It’s unclear why Trump called the press in to witness him get into an awkward fight with Nancy Pelosi and Chuck Schumer (Mike Pence was also there, but he might as well not have been). Perhaps he did it to traumatize those of us who grew up sitting through atrocious family dinners, staring at our plates and occasionally side-eyeing our siblings and cousins in teeth-grinding horror.
The scene appeared to be a meeting about whether Trump will get his wall, and his threat to shut down the government if he does not. As the legislative leaders heading up the opposition party, Pelosi and Schumer are tasked with negotiating with Trump to figure out how he can get enough of what his people want and they can get enough of what their people want that everyone can keep puttering along and government workers can continue to show up to work and get paid. If all goes well, the national zoo will be open during the holidays for people who want to spend Christmas with a wallaby.
But watching their exchange before the cameras Tuesday felt like sitting through the worst family dinner anyone has ever had in 16 excruciating, almost endless minutes. Trump was the drunk uncle who remembers one thing he heard on TV and won’t stop repeating it (“Wall! Ten Democrats! Wall!”); Schumer was the surly brother back from his first couple months of college with too much self-righteous knowledge to keep his damn mouth shut so we can get through this stupid dinner and all go to our respective rooms; Pelosi was—as women far too often are in the workplace—the mom trying to keep the peace through gritted teeth.
"I don’t think we should have a debate in front of the press,” Pelosi ventured. She tried to cajole Trump to cut short the strange exhibition so she and Schumer wouldn’t “have to contradict in public the statistics that you put forth.”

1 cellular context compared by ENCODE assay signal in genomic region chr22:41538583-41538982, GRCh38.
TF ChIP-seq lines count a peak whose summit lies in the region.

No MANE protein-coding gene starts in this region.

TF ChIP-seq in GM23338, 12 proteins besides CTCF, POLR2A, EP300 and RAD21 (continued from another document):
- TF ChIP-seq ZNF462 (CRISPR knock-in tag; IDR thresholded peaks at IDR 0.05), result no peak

Not in front of the kids, Bob.
“We’re doing this in a very friendly manner!” Trump declared. “See, we get along!”
We’re not fighting, Karen, we’re just having a conversation.
Trump’s truly painful insecurity was on full display whenever he would cast about for someone to share an “Am I right?” moment with him—Schumer wasn’t in the mood and Pence appeared to be having a well-timed out-of-body experience. Pelosi, of course, is not there to share “Am I right?” moments because she’s a woman.
Misogynists often condemn women in the workplace: too emotional. But here we had two of the country’s most powerful men bickering on national television, while the only woman in the room remained calm, gingerly walking the fine line between affirming a man’s utterly incorrect statements and having an embarrassing spat in front of the entire nation.
After the Oval Office meeting, Pelosi reportedly told House Democrats, “I was trying to be the mom.”
This worked in her favor, to a degree, in a way it rarely does for women who step or are pushed into this role in the workplace. She came off as that ever-lauded “grown-up in the room.” But it’s only because of the bizarrely childish behavior of the men there with her that she had to “be the mom.” (Schumer is 68 years old and Trump is 72. Pelosi is 78.)